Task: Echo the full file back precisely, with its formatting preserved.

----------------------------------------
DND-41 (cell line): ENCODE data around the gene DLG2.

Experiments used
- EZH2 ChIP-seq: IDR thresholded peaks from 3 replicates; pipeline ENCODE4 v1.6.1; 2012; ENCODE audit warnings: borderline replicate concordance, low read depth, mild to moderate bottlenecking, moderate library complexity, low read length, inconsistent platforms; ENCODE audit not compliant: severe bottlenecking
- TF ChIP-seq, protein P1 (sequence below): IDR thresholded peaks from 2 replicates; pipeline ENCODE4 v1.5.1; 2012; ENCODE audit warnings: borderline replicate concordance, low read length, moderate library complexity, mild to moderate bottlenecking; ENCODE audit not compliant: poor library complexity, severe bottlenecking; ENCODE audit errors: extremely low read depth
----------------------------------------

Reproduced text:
DND-41 (cell line): ENCODE data around the gene DLG2.

Experiments used
- EZH2 ChIP-seq: IDR thresholded peaks from 3 replicates; pipeline ENCODE4 v1.6.1; 2012; ENCODE audit warnings: borderline replicate concordance, low read depth, mild to moderate bottlenecking, moderate library complexity, low read length, inconsistent platforms; ENCODE audit not compliant: severe bottlenecking
- TF ChIP-seq, protein P1 (sequence below): IDR thresholded peaks from 2 replicates; pipeline ENCODE4 v1.5.1; 2012; ENCODE audit warnings: borderline replicate concordance, low read length, moderate library complexity, mild to moderate bottlenecking; ENCODE audit not compliant: poor library complexity, severe bottlenecking; ENCODE audit errors: extremely low read depth